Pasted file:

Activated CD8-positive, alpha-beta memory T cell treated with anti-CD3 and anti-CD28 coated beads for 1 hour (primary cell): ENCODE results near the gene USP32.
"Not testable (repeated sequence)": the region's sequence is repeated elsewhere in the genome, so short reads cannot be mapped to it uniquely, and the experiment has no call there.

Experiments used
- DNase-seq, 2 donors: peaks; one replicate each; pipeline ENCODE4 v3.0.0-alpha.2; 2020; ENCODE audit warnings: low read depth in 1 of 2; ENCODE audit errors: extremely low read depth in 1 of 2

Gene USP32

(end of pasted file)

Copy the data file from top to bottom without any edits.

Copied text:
Activated CD8-positive, alpha-beta memory T cell treated with anti-CD3 and anti-CD28 coated beads for 1 hour (primary cell): ENCODE results near the gene USP32.
"Not testable (repeated sequence)": the region's sequence is repeated elsewhere in the genome, so short reads cannot be mapped to it uniquely, and the experiment has no call there.

Experiments used
- DNase-seq, 2 donors: peaks; one replicate each; pipeline ENCODE4 v3.0.0-alpha.2; 2020; ENCODE audit warnings: low read depth in 1 of 2; ENCODE audit errors: extremely low read depth in 1 of 2

Gene USP32